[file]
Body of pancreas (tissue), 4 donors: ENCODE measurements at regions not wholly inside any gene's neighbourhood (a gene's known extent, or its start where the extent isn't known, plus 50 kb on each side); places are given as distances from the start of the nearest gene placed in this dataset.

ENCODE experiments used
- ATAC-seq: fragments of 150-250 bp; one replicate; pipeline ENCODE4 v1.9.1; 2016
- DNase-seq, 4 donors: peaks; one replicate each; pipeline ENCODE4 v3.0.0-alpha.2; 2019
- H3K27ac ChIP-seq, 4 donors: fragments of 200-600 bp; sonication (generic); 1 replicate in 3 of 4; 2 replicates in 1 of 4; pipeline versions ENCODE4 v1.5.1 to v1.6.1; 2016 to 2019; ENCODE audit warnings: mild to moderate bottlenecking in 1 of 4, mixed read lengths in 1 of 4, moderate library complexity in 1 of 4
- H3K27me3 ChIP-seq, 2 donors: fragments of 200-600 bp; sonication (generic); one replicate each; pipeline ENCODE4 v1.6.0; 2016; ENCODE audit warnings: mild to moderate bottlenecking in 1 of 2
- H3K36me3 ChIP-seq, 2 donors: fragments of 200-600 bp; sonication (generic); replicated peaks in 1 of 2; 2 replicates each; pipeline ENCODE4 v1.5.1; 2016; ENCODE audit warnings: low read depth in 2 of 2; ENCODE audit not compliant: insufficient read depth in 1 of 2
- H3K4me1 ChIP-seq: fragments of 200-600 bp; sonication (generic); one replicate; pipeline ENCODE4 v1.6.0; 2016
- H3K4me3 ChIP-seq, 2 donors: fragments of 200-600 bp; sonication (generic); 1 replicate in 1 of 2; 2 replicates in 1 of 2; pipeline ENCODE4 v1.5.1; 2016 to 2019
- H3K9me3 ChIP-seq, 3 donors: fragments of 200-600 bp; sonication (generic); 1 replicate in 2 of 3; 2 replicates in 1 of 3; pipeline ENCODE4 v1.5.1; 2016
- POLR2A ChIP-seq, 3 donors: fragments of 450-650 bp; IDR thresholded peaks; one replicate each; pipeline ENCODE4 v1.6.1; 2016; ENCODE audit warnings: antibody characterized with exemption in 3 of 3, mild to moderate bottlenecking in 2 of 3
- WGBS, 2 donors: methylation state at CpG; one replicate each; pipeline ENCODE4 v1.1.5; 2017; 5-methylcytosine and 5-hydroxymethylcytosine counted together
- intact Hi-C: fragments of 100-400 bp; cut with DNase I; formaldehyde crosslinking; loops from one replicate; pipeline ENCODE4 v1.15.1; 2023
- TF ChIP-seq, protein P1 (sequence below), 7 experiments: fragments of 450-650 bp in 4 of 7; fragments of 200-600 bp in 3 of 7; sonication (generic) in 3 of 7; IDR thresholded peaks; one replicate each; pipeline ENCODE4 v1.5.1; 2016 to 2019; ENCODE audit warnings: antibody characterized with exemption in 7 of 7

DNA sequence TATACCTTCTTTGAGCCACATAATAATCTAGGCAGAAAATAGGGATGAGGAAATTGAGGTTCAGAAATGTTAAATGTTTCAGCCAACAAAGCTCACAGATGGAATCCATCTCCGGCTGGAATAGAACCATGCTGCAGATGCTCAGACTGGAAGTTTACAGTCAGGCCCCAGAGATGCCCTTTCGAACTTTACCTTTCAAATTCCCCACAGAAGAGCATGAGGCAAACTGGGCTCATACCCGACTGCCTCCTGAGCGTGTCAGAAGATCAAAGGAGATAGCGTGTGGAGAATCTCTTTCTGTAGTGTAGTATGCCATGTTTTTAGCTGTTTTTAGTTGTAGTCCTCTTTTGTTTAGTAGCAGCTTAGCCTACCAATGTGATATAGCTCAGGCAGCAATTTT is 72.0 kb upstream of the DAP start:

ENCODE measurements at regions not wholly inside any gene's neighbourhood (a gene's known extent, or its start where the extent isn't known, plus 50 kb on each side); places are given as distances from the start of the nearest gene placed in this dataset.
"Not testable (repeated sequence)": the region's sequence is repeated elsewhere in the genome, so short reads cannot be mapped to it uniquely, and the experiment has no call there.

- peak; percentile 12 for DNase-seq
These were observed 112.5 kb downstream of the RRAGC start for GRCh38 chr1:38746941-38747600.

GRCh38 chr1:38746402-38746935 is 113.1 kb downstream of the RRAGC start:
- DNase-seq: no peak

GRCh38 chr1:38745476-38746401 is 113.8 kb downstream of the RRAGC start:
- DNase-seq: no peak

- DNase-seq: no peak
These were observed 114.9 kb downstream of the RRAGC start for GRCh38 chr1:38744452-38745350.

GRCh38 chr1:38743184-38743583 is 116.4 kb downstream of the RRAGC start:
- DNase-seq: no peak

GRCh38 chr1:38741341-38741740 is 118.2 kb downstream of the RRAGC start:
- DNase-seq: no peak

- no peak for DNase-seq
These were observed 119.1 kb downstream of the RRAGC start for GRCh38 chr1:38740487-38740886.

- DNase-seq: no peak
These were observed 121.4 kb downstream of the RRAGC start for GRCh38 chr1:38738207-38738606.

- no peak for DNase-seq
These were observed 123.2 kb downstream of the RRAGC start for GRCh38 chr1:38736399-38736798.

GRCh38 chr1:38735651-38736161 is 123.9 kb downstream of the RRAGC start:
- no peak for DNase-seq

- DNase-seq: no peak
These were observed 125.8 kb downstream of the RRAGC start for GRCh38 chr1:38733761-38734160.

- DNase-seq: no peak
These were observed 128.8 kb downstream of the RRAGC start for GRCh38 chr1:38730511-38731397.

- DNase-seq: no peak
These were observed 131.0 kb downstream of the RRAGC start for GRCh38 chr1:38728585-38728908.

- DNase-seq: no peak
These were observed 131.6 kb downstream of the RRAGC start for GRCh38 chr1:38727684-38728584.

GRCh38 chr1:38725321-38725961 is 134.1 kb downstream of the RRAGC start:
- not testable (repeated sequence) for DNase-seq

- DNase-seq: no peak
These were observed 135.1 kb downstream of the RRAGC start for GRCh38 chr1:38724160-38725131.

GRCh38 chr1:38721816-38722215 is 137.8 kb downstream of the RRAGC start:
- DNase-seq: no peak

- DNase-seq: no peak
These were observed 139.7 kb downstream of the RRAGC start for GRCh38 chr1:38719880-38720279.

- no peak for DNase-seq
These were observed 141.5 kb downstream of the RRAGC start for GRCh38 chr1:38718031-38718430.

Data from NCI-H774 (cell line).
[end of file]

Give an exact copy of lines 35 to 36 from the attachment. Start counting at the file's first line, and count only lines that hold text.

These were observed 123.2 kb downstream of the RRAGC start for GRCh38 chr1:38736399-38736798.

GRCh38 chr1:38735651-38736161 is 123.9 kb downstream of the RRAGC start: